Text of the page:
LunaSCOPE – a NASA Solar System Exploration Research Virtual Institute (SSERVI) team – is a pioneering research initiative aimed at comprehensively understanding the Moon and its potential for future human exploration. LunaSCOPE, hosted at Brown University, brings together a diverse and international team of lunar science and exploration scholars. Through interdisciplinary research and collaboration, we strive to unlock the mysteries of the Moon and pave the way for exciting future missions and discoveries.
Our mission is to advance the scientific understanding of the Moon, particularly in relation to its origin, evolution, and crucial in-situ resources. By conducting transformative research and cross-disciplinary investigations, LunaSCOPE seeks to contribute to the development of future human exploration and utilization of the Moon. We focus on the quantification and characterization of vital lunar resources, investigating the nature, distribution, and availability of these resources to support future lunar missions.
The solidification and differentiation of the lunar magma ocean (LMO) was the primary process that created lunar regions that are highly concentrated in useful elements (e.g., H, REE, K, P, Li, Fe, Ti). An improved understanding of LMO differentiation will contribute to more accurate predictions of the spatial distribution and composition of in-situ resources required for lunar exploration, landing site selection, and traverse planning.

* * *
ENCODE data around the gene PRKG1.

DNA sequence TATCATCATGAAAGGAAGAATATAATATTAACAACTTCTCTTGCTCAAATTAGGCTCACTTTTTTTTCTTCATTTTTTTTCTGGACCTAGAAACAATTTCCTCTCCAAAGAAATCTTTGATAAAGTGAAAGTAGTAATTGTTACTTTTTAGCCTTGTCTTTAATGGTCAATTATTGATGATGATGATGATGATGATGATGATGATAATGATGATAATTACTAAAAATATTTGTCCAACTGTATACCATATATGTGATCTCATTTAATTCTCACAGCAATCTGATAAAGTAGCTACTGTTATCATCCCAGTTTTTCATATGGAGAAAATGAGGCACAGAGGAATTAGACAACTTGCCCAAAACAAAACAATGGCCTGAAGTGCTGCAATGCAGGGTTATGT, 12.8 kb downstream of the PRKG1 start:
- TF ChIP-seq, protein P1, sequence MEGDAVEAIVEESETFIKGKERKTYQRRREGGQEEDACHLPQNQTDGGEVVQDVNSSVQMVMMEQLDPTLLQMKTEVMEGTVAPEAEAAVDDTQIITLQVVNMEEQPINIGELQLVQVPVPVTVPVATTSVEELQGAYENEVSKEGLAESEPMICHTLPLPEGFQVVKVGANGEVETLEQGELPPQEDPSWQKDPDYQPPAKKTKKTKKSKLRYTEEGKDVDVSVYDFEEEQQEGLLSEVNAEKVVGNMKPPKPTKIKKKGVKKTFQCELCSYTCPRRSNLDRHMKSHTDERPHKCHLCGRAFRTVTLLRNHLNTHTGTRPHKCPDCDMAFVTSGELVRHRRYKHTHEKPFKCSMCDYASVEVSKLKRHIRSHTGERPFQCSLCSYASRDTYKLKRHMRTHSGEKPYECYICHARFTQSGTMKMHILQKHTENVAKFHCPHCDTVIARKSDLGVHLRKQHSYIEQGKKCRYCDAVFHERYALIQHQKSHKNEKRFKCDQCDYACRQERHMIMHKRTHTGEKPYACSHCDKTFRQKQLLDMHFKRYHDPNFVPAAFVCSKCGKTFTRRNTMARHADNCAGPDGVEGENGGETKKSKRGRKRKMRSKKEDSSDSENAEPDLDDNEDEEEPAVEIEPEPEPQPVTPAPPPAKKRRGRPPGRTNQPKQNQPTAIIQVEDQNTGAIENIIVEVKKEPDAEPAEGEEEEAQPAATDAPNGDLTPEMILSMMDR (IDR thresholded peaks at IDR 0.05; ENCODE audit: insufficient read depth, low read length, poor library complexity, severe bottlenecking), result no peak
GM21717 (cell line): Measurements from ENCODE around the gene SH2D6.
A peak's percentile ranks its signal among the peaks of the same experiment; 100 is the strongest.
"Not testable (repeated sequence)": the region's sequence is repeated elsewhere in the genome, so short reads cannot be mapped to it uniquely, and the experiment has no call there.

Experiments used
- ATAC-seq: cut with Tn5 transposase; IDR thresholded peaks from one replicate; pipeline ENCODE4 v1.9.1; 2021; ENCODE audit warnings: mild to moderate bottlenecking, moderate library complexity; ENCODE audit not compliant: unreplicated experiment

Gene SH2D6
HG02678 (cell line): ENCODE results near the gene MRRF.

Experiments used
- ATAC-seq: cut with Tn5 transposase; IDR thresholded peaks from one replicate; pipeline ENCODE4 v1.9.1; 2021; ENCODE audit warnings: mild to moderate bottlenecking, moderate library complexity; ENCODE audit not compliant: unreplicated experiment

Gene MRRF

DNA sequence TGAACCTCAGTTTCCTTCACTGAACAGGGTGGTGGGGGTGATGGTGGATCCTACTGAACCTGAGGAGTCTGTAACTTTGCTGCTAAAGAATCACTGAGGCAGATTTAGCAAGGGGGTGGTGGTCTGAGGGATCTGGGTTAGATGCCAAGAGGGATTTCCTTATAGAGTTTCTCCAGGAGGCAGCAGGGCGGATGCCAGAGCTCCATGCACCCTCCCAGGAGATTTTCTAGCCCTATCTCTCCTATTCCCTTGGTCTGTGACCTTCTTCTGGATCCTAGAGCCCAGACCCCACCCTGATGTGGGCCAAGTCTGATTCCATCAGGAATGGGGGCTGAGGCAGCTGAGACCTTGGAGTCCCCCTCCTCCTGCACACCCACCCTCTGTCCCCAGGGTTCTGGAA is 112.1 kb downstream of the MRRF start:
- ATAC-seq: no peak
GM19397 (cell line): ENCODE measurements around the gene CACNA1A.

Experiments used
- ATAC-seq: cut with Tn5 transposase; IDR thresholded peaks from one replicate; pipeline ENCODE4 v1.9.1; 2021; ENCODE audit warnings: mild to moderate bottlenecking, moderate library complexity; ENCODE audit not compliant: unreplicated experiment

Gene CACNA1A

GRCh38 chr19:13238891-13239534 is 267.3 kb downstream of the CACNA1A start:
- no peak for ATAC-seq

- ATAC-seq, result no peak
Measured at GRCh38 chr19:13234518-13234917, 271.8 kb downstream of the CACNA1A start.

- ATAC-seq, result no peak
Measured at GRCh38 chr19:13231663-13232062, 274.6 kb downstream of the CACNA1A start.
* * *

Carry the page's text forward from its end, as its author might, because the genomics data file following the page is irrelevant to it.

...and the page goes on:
Internally generated magnetic fields (core dynamos) and regional magnetization of the crust affect volatile loss rates and likely provide shielding for volatiles to stably exist. By investigating the nature of lunar magnetic fields, we can better characterize the conditions that lead to preferential preservation and removal of volatiles across the Moon.
Understanding the origin, composition, and distribution of magmatism (both intrusive and extrusive) is key to predicting the distribution of resources on the surface. A full understanding of surface resource distribution requires an integrated research effort involving igneous petrology, volcanology, and lunar orbital and rotational evolution.
Detailed knowledge gained of degassing history of the Moon, the volatile content of lunar materials and their associations with regolith processes will quantitatively inform exploration pathways in the search for volatile deposits.
Understanding the character, composition, and thermomechanical state of the lunar regolith across terranes and depths is essential to successful navigation/exploration of the Moon and to inferring accurate compositions of key targets of interest with global mapping.